are some TPRS workshop handouts that Ben frequently uses.
Download them for FREE! (Handouts are in Adobe Acrobat PDF
A Note from Dr. Beniko Mason:
Dr. Beniko Mason is a professor at Shitennoji University in Osaka,
Japan. She has known and worked with Dr. Stephen Krashen for over
fifteen years and fully embraces his Comprehensible Input
Hypothesis. I was honored that she visited my classroom last week
(May, 2010). Here is a short email she sent back to me, which is
then followed by the text of an email she wrote to Dr. Krashen
describing what she saw in my classroom:
Dear Professor Ben Slavic, Mr. Comprehensible Input!,
Thank you so much for letting me come to your classes and sit and
observe your wonderful comprehension based French classes! I wrote
to Steve Krashen right away and he is pleased that I had met you and
saw your classes. He told me that he respects you.
When I went to class to teach this morning, I thought about you and
your classes. You have taught me something very very valuable about
Now, this is [the email] I sent to Steve:
"I met Diana Noonan, World Languages Coordinator in Curriculum and
Instruction Department for Denver Public Schools. She is one of the
organizers for the first international conference of the
International Forum on Language Teaching (July 27 - 31, 2010. Los
Alamitos, CA). She took me to Ben Slavic’s French classes for me to
As I had been to one TPRS workshop about 10 years ago and recently
experienced a TPRS Spanish workshop led by a Japanese teacher in
Japan, I was expecting to see something similar in Ben’s class. But
it was quite different.
Ben is a French teacher. There were twenty-five or thirty ninth
graders in class. It was entirely done in French except when he had
to quickly explain something to make the input more comprehensible,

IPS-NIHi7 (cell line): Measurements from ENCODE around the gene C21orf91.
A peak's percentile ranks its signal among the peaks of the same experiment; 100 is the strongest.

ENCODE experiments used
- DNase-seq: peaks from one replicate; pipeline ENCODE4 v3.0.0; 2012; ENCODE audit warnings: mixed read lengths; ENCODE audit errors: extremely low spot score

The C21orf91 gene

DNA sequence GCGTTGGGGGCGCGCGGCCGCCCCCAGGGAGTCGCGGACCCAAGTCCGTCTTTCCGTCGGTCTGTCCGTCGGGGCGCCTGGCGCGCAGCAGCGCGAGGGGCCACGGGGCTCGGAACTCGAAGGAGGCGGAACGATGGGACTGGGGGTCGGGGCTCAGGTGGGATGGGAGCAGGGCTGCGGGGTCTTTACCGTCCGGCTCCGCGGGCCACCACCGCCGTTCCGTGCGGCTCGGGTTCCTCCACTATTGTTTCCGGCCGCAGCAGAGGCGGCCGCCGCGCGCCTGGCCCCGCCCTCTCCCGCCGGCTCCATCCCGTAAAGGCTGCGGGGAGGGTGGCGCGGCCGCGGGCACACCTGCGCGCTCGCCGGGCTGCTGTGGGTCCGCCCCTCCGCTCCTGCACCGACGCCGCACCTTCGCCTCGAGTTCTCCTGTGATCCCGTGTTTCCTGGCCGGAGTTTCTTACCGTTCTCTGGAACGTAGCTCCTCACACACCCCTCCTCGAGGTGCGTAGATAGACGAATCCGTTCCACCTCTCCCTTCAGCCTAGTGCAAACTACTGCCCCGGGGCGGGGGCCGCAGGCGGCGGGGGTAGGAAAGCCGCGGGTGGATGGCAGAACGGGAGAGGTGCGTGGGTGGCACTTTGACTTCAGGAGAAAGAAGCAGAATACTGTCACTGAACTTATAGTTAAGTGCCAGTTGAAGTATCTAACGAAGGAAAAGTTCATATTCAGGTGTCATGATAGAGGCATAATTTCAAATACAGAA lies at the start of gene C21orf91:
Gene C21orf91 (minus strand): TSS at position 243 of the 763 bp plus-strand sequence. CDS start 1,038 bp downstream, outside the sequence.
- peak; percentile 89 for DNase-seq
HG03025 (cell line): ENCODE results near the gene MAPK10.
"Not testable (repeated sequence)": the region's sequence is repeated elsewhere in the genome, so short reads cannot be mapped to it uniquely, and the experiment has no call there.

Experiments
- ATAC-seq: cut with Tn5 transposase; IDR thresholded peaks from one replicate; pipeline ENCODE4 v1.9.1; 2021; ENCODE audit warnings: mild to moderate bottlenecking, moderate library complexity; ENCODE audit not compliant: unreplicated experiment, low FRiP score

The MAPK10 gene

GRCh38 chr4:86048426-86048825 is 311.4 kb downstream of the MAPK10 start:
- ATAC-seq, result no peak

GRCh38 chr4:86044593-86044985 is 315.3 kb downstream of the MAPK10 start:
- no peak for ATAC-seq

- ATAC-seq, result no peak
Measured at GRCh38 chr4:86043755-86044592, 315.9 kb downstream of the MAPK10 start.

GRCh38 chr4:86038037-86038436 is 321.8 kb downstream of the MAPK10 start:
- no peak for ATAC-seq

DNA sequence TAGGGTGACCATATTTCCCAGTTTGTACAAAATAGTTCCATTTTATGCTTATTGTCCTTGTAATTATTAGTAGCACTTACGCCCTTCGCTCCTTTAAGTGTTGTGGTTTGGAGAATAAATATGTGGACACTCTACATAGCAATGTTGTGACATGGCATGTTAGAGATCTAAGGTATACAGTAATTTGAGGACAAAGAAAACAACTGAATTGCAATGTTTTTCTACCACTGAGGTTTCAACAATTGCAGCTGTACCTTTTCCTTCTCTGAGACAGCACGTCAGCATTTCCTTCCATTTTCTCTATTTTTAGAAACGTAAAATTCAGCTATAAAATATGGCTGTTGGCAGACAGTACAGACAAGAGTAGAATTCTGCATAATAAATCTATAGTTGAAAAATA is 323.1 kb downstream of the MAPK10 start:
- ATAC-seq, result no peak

only then English was used.
Students were fully engaged in the listening activity. Those who
were chosen to act out on the floor and those who were in chairs
responding to Ben’s yes/no/who/etc. questions were perfectly well
behaved and enjoying and responding promptly.
Ben’s French never stopped. French was spoken continuously for the
entire class time. There was no conscious skill-based repetition, or
drilling, and although there was some form-focused noticing
activity, it was done to help input or questions more
Students responded promptly with yes or no with friendly laughter,
and eventually with a word or a sentence voluntarily.
When unexpected learning was observed, Ben would have the students
applaud and I saw one student smirk with satisfaction. Such a thing
would not have happened unless the student was listening all the
time, paying attention to what the teacher was saying in French.
Ben has a set of rules for students to obey and one of them was that
students must do their 50%. A lot of care was taken to make students
comfortable by the way Ben talked to them, and the way he treated
them, and he created just enough tension not by scolding them in a
loud voice, but instead speaking quietly to maintain students’
preferable classroom behavior. They were wonderful classes!"
Beniko Mason, Ed. D.
Shitennoji University Junior College
3-2-1 Gakuenmae, Habikino-shi, Osaka, JAPAN